College Bound: Academic Criteria for Admission

Author: Maria Finan


College Bound is the Notre Dame admissions podcast. Episode 2: Academic Criteria provides an overview of the academic information we consider when reviewing applications. Listen to the episode or read a transcript.

We’ve talked about holistic and contextual review, but you’re still probably wondering what else we’ll be looking at in your application. In short, we look at everything; hence the term “holistic review.”

To give you a sense of what that includes, I’m going to focus on the academic factors of our review process. We’ll cover the non-academic pieces next week.

Academic Rigor

When reviewing your academics, the first thing we’re going to look at is the rigor of your coursework. We like to see students challenging themselves academically, across the disciplines.

Every high school differs a bit in what it offers, so we always look at rigor based on what is available to you. At some high schools the International Baccalaureate curriculum is the most rigorous curriculum offered. At other high schools, advanced placement (AP) courses are the most rigorous. We also see schools that offer dual enrollment courses, honors courses, or other challenging curriculums. 

Based on what your high school offers, you should choose a curriculum that will help you prepare for and demonstrate your readiness to do work at the collegiate level. It is important to take care of yourself, so we do like to remind students that just because your high school offers 40 AP courses does not mean you should try to take 40 AP courses. Balance is important (and so is sleep)!

Classroom Performance

It’s important to make sure your curriculum is challenging, but not so challenging that you are unable to excel in the classroom. We will look at your grades, your GPA, and your class rank (if you high school provides it). Many schools use drastically different grading scales, so we will look at your GPA in the context of your high school. We do not put all students on the same GPA scale; rather, we look at what information is provided by your high school to get a sense of how you are doing academically.

Keep in mind, it’s not just important to do well in your classes, but also to take the right classes. For example, you need to take at least two years of a foreign language (American Sign Language does not count), and four years of English. Some majors in the STEM fields require additional, or specific math and science courses. Be sure to check the requirements here.

Test Scores (Optional—yes, really!)

Lastly, you can submit the SAT or ACT, if you so choose. For the 2020-2021 school year, we are test-optional. This is a provisional year, which means we will review this policy to decide whether or not that will be the case in future years.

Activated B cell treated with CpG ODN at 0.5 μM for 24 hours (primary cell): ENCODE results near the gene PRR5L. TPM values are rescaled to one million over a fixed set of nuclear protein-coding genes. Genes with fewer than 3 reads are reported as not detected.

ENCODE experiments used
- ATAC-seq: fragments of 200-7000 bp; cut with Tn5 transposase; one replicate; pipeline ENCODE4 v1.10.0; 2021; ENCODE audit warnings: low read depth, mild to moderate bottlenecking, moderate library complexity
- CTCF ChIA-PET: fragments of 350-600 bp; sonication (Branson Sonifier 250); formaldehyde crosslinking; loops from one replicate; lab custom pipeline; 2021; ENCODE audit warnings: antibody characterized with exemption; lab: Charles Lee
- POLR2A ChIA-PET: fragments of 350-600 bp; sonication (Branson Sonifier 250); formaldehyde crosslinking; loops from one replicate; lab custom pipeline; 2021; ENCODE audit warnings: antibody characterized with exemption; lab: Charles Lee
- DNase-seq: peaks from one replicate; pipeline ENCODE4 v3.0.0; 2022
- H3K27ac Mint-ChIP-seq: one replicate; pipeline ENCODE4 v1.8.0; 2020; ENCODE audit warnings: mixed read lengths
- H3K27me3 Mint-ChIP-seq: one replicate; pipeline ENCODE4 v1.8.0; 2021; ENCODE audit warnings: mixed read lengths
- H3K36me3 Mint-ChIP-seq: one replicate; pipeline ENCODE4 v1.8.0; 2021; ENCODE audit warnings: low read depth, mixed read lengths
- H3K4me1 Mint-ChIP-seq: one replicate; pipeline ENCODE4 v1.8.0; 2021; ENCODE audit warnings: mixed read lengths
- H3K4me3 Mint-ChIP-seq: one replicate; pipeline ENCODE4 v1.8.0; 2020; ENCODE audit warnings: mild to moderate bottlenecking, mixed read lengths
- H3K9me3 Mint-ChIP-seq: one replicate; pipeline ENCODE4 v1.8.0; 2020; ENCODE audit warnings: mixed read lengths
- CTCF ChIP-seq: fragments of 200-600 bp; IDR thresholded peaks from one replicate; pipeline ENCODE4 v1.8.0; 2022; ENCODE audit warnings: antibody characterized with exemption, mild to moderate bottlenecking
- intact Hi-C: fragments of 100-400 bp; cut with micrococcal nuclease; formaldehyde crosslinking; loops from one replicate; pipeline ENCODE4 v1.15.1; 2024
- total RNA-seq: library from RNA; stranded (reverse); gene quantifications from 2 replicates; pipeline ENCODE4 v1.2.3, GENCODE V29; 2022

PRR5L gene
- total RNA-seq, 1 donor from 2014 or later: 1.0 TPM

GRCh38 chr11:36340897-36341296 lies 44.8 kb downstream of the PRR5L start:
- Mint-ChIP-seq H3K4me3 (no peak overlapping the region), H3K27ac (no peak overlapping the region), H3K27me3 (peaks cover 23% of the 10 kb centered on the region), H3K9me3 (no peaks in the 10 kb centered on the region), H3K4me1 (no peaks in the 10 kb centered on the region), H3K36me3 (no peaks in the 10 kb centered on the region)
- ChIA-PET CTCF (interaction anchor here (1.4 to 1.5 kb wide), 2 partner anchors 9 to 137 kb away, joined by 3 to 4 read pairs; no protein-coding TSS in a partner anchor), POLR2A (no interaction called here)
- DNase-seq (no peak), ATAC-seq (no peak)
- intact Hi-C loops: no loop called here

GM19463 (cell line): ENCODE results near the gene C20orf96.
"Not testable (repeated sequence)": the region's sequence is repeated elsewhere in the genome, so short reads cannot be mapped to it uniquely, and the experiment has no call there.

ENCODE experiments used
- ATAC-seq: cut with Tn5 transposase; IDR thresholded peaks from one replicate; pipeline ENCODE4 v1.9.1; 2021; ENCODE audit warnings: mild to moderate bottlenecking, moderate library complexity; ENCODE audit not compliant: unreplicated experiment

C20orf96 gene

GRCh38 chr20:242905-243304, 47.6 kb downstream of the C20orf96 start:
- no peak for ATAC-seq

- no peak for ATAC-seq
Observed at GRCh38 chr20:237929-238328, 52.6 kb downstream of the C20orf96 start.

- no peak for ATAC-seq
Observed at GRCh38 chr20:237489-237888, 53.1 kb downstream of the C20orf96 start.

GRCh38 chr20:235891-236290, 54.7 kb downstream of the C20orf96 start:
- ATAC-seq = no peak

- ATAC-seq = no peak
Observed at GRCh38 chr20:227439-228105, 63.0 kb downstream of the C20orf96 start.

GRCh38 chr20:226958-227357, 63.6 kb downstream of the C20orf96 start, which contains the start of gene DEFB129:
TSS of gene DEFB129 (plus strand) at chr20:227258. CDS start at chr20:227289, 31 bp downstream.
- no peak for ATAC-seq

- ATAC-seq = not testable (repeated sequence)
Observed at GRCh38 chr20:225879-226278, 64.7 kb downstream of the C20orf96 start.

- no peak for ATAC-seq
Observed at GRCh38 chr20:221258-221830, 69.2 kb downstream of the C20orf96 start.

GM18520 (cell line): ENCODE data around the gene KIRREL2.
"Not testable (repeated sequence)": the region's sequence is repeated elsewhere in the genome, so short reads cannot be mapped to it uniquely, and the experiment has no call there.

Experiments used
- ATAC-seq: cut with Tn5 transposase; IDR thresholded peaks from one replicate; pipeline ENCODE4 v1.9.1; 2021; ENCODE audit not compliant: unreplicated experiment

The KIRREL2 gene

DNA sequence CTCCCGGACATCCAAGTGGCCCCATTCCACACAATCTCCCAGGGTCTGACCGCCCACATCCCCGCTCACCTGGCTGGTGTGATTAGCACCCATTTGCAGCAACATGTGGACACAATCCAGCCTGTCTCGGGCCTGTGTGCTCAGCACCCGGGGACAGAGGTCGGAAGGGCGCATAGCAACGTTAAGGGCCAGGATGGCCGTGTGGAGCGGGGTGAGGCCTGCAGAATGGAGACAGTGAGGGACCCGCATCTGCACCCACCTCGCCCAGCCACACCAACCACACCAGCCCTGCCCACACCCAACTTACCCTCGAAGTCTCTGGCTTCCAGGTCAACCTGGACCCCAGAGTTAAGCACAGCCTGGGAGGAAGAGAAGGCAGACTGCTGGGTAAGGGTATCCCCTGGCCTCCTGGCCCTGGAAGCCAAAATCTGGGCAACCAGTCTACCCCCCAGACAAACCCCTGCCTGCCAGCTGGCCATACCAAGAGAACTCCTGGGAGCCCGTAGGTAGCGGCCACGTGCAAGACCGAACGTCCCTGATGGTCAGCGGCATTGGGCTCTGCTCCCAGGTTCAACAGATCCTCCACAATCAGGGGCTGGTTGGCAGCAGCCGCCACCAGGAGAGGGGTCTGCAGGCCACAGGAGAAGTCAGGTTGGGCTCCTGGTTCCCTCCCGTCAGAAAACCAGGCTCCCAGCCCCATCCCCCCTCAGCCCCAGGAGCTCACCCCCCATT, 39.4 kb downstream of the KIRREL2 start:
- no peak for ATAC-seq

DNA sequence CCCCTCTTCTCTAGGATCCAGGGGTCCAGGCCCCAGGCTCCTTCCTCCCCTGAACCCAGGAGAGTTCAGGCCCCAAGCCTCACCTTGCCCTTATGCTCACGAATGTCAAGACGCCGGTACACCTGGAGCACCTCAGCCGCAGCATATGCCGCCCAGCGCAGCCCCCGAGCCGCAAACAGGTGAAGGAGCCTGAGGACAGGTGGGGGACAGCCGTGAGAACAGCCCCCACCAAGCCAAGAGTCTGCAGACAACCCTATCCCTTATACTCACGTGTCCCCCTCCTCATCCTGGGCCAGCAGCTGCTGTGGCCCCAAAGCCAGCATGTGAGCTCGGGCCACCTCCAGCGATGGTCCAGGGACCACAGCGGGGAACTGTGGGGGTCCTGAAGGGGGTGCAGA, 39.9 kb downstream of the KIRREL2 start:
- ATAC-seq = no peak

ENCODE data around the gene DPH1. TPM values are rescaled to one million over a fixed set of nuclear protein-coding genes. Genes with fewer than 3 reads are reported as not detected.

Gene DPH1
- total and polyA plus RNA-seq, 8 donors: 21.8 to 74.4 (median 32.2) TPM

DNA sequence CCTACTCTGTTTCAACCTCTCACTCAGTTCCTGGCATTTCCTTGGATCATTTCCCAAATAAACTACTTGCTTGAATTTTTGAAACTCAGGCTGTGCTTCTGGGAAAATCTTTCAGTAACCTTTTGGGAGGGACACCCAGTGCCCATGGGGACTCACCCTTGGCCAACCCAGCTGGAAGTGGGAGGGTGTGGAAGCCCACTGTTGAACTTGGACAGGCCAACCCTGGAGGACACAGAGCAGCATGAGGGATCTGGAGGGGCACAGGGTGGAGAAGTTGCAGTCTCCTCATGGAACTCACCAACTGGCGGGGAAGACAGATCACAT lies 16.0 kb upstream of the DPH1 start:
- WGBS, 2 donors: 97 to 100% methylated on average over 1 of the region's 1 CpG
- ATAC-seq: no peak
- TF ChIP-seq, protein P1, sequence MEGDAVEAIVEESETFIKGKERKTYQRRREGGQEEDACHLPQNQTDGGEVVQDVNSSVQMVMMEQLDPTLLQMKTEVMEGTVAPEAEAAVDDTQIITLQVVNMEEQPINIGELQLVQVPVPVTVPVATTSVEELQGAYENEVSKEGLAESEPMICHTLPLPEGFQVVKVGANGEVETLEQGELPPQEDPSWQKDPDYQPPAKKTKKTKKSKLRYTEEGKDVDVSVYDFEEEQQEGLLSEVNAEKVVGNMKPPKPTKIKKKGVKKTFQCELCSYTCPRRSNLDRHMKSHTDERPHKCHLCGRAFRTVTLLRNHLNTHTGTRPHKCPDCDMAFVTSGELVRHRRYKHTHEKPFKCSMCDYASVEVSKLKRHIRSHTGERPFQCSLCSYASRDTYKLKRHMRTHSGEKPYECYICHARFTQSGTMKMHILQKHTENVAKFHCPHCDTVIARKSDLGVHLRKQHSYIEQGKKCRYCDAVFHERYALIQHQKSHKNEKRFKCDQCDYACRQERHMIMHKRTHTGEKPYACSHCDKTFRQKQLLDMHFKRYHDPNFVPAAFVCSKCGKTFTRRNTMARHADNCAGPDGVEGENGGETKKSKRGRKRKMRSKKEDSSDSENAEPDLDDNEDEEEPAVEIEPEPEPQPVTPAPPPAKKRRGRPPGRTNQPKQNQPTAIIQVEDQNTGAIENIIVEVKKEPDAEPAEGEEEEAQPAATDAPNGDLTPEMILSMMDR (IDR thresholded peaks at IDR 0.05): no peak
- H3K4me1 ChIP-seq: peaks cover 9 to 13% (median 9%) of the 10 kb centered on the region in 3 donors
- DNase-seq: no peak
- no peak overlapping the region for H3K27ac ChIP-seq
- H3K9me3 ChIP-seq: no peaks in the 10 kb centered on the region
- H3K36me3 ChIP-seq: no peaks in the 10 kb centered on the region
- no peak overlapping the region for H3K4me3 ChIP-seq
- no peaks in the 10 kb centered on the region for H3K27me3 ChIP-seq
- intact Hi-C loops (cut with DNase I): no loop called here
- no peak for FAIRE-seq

We have gotten a lot of questions about test-optional and whether or not it is really optional. YES, we really mean that it is OPTIONAL!

You can test, and submit your scores. Or test, and not submit your scores. You may not be able to test due to safety or access issues (which is completely okay). You may have tested a while ago, and that score may not represent your full academic potential, so you may opt not to submit that test score. Or maybe you only tested once, and you don’t want to submit that score. 

Regardless of why you choose not to submit a test score, please know that you are not disadvantaged in our process. Without a test, we will still automatically review you for our merit scholarships and honors program. There is no program, major, school, scholarship, or anything else that requires a test score! When we say optional, we mean optional.

If you have a test score, and you want to submit it, you certainly can! We know that some of you do have a test score that you are proud of, or that represents your academic potential. We would love to have you share that with us if that is the case. The choice is up to you! 

Please don’t reach out asking us whether or not you should submit your test score. It is one piece of your application, and we couldn’t possibly advise you without seeing your whole application. Your high school counselor or parents/guardians will likely have some good advice for you, so consider asking them for their input. You can also read our FAQs.

One final note on testing, you do NOT need to submit SAT II Subject Tests, or AP scores. The only testing required is for international students whose native language is not English. Learn more about international application requirements.

Final Thoughts

We know that the pandemic has been disruptive to your schooling and your lives, and that’s to be expected. As is the case for your whole application, context is important, and so is who you are as a person (hence the non-academic part of our review process). If there is something about your application that relates to COVID-19 that needs more explanation, please use that section on the application to briefly convey any information that will provide us with helpful context.

If you’re looking for even more insight into our holistic review process, you can learn more about our evaluation criteria. Take a deep breath, keep working hard, and have fun! 

Whether you’re a freshman just beginning your college search, or a senior preparing your application, please know that we’re rooting for you. We can’t wait to read your application!

Maria Finan is an admissions counselor with the Office of Undergraduate Admissions. She is the regional counselor for Colorado and parts of California. Read Maria's profile.